– The Northern Beaches: Mancora and Punta Sal are hot enough for swimming all year round. Sunscreen is a must!
– The Jungle (Manu, Tambopata, Iquitos): April-October is the dry season, with daily temperatures in the upper 80s. That said, cold fronts aren’t uncommon, when temperatures can drop to the 50s. November through March is the wet season, when it is very hot and humid and heavy rain is common. Waterproof and mud-proof boots are key – but don’t worry, your lodge will provide boots for everyone!
If you plan to partake in outdoor activities (trekking, rafting, jungle hikes, etc.), you’ll need to pack appropriate gear. Otherwise, you’ll be packing to accommodate the weather and sightseeing. Comfortable walking shoes are a must! And, a word to the wise: Cusco’s streets are cobbled, with very slippery stones when it rains, so make sure your shoes have good tread and ankle support.
Fashion and Dress Codes in Peru
Overall, Peru is a much more casual place than other international locations – you won’t encounter many dress codes during your trip. That said, Lima is quite cosmopolitan, with many restaurants where you’ll feel better in a relaxed but nice outfit. Cusco is fairly casual, but you won’t want to be in your hiking clothes all of the time, so it may be wise to pack a comfortable sightseeing and strolling outfit. Flashy jewelry and accessories should be left at home, as they are a draw for pickpockets.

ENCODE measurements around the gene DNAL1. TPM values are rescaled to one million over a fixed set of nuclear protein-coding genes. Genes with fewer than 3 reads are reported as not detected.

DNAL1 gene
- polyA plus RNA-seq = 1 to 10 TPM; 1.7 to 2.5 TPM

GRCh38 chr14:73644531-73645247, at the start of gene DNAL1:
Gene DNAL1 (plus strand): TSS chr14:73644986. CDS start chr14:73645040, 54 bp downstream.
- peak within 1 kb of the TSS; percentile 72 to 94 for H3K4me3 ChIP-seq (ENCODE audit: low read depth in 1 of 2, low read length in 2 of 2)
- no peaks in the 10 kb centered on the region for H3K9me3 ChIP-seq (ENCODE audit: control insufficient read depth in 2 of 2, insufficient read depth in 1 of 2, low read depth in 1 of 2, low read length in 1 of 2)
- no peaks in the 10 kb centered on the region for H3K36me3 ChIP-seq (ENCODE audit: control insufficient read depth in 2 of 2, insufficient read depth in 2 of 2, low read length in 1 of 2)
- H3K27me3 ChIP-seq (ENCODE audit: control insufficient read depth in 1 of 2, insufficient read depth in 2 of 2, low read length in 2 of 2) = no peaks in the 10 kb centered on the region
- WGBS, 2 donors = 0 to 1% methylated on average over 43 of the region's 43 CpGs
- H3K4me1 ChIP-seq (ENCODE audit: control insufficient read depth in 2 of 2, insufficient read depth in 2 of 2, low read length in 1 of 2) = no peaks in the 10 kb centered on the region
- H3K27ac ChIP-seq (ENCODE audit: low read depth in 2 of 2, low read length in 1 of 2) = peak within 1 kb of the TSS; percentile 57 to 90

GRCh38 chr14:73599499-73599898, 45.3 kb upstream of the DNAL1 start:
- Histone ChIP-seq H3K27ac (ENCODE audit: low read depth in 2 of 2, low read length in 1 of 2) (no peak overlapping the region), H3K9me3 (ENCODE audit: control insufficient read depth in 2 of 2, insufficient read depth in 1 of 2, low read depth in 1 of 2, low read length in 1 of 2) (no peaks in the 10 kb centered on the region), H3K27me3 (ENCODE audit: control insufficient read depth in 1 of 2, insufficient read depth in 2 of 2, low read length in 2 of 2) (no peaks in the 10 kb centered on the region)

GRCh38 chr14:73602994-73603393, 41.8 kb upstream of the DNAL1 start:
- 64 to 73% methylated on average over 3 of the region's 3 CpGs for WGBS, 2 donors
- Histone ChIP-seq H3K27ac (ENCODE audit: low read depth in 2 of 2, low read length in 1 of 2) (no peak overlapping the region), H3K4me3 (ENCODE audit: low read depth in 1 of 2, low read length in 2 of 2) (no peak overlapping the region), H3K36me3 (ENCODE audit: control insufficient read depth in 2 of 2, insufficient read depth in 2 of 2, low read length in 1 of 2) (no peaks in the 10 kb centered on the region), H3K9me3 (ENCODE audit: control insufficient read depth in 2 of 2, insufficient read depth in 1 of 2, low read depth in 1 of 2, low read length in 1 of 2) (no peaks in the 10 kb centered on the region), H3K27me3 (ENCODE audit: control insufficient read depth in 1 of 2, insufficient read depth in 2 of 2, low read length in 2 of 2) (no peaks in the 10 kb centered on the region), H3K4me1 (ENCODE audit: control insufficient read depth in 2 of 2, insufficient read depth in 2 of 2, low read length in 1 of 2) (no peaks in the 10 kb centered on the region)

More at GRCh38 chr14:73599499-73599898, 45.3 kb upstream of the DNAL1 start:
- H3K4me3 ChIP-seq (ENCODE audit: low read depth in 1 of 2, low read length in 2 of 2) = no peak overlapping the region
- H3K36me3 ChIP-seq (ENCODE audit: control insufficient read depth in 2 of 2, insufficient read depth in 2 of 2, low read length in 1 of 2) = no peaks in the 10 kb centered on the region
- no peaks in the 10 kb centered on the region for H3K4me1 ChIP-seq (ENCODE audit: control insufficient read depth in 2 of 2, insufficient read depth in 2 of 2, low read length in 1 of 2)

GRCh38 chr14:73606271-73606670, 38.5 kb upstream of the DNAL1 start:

Baggage Size and Weight Restrictions
Please triple-check luggage restrictions for your international flights secured on your own. You will likely want to pack for greater restrictions on domestic flights and ground transportation within Peru, which means packing a bit lighter and bringing something that can serve as an overnight bag if you don’t want to be subject to extra baggage fees on your domestic flights.
Permitted baggage on domestic flights (you’ll have all your luggage):
- Latam: Checked bags are one piece of 50 lbs. (23 kg) and carry-on is 17.6 lbs. (8kg)
- Peruvian Airlines: Checked bags are 50 lbs. (23kg). Carry-on is 17.6 lbs. (8kg) for all flights except those departing from Cusco, for which they allow 11 lbs. (5kg)
- Star Peru: Checked bags are 50 lbs. (23kg) and carry-on is 17.6 lbs. (8kg) for all flights except those departing from Cusco (code share), for which they allow 11 lbs. (5kg)
- LCPeru: Checked bags are either 44 lbs. (20 kg) or 44 lbs. (20 kg), depending on the type of aircraft used for the flight. Carry-on is 11 lbs. (5 kg)
- Avianca: Checked bags are 50 lbs. (23 kg) and carry-on is 22 lbs. (10 kg)
- SKY: Checked bags are 44 lbs. (20 kg) and carry-on is 44 lbs (20 kg).